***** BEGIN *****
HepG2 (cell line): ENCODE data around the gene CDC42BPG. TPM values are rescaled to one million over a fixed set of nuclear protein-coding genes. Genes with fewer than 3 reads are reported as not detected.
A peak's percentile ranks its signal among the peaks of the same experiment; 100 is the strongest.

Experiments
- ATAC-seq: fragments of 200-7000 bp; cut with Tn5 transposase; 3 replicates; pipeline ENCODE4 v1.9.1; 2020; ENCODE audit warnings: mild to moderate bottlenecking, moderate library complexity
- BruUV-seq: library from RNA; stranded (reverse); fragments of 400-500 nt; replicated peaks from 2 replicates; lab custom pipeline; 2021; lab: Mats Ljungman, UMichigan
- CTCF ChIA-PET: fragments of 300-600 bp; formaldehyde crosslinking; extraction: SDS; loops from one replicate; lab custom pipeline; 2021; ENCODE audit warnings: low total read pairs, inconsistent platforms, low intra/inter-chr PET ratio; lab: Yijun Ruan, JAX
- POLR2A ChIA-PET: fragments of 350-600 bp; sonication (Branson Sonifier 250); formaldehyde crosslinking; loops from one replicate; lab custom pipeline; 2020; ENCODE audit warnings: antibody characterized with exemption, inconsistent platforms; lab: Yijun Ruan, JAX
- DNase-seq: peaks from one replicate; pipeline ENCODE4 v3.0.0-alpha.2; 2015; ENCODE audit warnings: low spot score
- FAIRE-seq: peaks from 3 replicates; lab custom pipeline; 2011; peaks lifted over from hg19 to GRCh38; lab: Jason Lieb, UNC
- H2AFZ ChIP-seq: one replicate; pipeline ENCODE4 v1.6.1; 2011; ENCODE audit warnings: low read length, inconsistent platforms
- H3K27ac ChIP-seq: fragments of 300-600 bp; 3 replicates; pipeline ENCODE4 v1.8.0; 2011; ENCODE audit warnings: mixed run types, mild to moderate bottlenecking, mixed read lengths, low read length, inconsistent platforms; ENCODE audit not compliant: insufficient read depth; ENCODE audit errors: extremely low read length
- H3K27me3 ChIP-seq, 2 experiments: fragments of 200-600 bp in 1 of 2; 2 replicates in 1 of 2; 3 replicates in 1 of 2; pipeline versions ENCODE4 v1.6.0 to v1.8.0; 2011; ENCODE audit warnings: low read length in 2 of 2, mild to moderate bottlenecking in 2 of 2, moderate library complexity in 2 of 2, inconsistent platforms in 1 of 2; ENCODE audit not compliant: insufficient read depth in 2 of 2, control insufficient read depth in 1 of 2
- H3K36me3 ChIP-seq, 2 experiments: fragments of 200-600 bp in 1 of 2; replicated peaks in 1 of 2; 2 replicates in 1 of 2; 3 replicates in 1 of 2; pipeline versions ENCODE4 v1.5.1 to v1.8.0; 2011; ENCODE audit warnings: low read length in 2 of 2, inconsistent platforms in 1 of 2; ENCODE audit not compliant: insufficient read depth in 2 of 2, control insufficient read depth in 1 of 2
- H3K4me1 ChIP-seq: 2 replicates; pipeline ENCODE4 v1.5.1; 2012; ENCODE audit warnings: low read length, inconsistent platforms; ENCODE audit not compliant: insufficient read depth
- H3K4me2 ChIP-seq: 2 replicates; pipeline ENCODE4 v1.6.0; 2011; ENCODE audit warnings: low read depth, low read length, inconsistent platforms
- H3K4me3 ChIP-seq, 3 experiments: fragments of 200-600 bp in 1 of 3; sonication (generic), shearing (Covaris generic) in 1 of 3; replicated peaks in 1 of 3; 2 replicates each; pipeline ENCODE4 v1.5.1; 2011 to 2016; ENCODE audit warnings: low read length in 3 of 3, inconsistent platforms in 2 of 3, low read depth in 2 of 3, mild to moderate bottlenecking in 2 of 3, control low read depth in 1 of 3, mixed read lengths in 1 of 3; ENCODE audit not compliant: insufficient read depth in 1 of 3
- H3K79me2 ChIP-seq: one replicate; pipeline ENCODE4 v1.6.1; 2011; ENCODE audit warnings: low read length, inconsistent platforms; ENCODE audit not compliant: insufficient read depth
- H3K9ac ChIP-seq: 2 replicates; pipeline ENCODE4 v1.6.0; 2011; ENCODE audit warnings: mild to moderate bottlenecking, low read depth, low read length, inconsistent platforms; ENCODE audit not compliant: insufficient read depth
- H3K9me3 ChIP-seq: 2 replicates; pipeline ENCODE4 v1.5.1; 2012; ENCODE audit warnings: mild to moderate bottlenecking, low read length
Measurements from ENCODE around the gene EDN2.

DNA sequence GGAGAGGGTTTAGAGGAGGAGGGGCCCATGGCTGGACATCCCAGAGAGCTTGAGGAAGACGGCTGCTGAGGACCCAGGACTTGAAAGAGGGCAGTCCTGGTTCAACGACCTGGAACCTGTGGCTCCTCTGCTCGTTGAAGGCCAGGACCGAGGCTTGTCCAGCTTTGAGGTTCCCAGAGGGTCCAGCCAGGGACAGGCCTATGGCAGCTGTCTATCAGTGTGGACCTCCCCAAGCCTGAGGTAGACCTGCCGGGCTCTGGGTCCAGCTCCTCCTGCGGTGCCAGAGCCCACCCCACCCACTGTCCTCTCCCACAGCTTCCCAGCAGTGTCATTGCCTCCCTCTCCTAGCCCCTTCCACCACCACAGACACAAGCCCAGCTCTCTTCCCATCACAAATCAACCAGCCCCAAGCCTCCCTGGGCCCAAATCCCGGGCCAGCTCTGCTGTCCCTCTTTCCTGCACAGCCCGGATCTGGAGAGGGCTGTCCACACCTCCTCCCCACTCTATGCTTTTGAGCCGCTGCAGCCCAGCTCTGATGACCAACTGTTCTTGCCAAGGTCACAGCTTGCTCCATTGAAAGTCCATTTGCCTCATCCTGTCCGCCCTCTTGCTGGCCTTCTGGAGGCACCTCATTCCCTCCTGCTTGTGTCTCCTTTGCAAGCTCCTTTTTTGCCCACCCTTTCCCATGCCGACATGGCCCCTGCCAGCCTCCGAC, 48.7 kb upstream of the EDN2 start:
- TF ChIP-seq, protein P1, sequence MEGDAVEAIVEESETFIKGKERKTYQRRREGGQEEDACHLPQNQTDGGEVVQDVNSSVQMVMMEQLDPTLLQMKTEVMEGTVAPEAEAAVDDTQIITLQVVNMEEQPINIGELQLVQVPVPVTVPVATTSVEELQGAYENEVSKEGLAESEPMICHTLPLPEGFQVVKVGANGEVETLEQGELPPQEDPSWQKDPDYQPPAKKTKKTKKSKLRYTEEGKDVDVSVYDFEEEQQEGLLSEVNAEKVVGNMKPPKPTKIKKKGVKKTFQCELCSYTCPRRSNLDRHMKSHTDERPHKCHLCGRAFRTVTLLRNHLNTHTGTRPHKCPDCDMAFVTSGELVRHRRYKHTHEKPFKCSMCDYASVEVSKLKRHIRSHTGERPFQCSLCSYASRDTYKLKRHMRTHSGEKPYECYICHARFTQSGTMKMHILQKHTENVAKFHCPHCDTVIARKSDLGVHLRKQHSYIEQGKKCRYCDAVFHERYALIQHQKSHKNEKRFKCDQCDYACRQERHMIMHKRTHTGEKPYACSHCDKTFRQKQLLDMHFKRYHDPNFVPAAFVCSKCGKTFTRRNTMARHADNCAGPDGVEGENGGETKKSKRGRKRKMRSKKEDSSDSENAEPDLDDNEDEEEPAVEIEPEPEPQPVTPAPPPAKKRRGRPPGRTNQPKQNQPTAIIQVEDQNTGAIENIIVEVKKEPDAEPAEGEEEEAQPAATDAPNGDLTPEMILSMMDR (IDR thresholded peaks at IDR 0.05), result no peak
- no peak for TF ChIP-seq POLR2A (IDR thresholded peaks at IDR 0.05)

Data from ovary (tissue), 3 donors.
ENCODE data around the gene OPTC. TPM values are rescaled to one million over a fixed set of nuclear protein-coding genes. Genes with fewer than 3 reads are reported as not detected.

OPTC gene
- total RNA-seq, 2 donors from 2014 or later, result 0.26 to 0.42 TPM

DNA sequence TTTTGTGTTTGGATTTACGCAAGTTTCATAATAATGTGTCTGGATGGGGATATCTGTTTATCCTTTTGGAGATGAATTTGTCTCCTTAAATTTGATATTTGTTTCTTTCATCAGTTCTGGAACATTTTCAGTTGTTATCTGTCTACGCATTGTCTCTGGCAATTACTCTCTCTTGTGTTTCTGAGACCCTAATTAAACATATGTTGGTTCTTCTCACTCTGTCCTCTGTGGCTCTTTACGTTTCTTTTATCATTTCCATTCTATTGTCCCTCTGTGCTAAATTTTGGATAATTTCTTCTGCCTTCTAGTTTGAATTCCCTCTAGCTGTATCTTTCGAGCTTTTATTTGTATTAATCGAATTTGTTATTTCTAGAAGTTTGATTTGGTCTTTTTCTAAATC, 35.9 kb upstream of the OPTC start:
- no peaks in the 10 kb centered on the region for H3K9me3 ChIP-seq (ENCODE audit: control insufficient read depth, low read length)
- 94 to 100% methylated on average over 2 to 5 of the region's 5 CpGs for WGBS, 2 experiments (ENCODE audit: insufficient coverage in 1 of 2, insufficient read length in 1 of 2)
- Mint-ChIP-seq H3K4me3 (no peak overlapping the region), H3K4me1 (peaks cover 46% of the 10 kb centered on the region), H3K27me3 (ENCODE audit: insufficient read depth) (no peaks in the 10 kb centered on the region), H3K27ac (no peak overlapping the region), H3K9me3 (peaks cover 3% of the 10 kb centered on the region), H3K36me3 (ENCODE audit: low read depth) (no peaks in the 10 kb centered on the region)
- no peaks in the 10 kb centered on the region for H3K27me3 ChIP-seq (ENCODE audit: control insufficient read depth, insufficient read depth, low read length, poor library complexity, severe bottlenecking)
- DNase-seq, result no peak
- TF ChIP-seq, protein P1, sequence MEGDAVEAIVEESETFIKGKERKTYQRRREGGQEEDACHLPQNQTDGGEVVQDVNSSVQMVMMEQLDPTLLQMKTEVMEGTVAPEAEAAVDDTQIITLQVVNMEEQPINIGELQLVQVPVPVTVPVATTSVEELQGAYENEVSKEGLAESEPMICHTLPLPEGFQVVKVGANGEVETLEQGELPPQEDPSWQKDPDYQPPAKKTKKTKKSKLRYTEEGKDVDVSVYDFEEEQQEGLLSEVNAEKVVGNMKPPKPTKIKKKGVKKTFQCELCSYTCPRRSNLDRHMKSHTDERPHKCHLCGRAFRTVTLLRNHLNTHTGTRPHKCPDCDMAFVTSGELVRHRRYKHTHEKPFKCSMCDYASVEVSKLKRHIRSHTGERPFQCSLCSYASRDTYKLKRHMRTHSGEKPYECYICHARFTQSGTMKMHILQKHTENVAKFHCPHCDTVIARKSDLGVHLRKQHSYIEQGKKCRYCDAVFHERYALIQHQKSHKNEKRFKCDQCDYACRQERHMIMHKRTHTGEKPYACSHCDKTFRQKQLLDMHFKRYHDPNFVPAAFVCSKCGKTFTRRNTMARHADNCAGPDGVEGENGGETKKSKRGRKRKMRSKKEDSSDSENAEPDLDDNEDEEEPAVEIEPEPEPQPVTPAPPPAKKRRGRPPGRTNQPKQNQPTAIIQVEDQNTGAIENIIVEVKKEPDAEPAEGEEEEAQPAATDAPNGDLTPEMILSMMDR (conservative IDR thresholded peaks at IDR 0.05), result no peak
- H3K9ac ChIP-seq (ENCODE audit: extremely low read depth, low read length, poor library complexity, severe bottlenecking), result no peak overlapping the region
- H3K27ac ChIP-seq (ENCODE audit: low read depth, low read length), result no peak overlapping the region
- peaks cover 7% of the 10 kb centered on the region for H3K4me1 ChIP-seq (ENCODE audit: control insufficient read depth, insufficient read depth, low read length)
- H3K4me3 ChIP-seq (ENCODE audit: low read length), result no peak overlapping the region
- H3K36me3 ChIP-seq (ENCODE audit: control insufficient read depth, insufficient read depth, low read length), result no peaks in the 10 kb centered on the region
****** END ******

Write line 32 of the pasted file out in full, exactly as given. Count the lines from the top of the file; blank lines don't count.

- no peaks in the 10 kb centered on the region for H3K27me3 ChIP-seq (ENCODE audit: control insufficient read depth, insufficient read depth, low read length, poor library complexity, severe bottlenecking)